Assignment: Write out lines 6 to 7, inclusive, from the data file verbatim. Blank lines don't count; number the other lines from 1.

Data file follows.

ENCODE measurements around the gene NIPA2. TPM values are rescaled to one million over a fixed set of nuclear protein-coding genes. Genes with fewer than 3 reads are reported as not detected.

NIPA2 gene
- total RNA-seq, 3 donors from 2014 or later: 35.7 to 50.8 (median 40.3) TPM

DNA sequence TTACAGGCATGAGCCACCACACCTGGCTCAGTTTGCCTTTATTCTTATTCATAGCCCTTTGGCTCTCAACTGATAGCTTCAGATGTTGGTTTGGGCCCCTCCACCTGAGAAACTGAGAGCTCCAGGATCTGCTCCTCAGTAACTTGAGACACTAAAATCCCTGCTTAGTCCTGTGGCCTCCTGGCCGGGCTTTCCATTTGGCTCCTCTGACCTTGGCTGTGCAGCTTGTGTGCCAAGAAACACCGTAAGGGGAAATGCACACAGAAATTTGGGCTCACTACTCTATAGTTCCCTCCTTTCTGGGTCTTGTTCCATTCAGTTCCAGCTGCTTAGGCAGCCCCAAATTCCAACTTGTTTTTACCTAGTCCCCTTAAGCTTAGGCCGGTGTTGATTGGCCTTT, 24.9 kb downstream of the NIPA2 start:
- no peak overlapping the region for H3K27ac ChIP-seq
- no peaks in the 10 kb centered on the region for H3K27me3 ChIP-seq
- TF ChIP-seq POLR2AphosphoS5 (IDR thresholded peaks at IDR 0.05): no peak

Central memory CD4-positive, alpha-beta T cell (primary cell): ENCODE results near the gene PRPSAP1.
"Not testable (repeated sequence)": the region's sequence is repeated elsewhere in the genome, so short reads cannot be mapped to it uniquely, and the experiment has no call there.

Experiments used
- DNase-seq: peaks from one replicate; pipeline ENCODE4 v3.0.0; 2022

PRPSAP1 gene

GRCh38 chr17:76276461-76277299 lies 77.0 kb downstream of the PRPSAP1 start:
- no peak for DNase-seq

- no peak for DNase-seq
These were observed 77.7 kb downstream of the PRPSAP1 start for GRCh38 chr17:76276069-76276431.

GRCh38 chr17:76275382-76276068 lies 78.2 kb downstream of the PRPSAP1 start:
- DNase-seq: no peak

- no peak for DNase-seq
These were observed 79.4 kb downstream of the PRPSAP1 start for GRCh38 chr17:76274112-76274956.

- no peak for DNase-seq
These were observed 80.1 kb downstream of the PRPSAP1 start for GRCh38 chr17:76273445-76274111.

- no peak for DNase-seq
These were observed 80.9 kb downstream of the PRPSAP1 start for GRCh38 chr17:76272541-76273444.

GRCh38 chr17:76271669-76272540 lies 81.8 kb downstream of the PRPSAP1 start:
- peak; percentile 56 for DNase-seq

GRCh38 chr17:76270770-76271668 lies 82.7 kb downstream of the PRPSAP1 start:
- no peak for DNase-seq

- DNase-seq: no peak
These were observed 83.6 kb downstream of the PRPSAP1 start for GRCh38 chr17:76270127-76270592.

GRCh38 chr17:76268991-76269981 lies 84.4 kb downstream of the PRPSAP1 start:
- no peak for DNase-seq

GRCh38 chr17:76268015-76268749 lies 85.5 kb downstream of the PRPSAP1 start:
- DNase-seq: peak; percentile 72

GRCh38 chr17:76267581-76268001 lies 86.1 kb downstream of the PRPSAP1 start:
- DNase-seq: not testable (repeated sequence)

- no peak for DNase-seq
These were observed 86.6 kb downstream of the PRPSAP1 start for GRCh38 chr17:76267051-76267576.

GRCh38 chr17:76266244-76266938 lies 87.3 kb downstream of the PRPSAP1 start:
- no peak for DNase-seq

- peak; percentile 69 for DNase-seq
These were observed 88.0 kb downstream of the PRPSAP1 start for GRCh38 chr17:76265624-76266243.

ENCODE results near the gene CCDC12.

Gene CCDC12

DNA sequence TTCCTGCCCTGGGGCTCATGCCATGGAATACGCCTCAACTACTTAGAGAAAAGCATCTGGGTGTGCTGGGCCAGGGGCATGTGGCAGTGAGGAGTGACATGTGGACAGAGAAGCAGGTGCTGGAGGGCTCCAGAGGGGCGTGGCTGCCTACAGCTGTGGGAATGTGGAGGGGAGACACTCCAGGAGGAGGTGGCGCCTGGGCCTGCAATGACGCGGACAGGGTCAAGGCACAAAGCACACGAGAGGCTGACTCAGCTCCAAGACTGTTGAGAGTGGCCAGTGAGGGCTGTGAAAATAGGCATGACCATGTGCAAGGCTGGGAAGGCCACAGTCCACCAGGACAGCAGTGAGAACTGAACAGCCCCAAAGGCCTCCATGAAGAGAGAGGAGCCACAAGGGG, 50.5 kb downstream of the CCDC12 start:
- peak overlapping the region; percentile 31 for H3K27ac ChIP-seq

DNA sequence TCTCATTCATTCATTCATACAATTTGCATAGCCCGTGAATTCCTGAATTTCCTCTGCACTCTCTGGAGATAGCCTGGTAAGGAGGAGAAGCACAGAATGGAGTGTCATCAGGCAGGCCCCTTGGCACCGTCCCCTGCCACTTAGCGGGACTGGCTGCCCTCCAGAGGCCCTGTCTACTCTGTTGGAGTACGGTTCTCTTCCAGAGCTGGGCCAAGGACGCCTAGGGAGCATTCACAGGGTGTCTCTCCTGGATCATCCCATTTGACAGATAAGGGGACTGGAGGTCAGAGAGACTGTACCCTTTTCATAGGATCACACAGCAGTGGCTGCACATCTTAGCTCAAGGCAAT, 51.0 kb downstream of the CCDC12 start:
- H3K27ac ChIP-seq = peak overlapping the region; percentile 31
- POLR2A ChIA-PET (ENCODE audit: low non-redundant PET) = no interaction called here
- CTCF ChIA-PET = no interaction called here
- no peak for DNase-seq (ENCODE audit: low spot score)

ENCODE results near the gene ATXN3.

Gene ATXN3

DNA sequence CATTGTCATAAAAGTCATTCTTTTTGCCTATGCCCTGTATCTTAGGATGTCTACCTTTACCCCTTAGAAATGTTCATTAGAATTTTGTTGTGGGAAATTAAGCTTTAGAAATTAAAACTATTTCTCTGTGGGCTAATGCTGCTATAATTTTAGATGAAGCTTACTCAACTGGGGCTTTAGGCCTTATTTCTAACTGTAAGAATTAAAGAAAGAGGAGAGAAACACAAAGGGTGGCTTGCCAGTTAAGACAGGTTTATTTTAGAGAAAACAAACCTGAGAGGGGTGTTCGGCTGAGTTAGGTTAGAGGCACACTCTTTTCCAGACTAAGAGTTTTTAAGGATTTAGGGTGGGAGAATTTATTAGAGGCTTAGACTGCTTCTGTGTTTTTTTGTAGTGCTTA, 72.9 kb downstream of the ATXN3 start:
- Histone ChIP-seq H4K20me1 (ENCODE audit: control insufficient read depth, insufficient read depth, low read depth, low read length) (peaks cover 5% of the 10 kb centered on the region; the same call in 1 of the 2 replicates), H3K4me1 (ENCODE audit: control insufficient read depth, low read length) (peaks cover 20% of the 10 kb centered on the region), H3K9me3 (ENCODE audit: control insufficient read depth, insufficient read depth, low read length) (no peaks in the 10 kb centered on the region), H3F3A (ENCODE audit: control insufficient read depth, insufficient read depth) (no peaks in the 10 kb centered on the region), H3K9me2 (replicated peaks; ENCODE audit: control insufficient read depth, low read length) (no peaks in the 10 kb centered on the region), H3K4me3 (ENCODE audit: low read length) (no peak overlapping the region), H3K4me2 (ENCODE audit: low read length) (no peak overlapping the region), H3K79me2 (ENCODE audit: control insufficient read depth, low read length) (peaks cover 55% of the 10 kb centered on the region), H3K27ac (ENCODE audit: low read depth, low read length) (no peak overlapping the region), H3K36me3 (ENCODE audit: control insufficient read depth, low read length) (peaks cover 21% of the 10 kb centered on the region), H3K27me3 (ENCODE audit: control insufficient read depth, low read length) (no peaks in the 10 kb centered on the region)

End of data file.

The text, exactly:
- no peaks in the 10 kb centered on the region for H3K27me3 ChIP-seq
- TF ChIP-seq POLR2AphosphoS5 (IDR thresholded peaks at IDR 0.05): no peak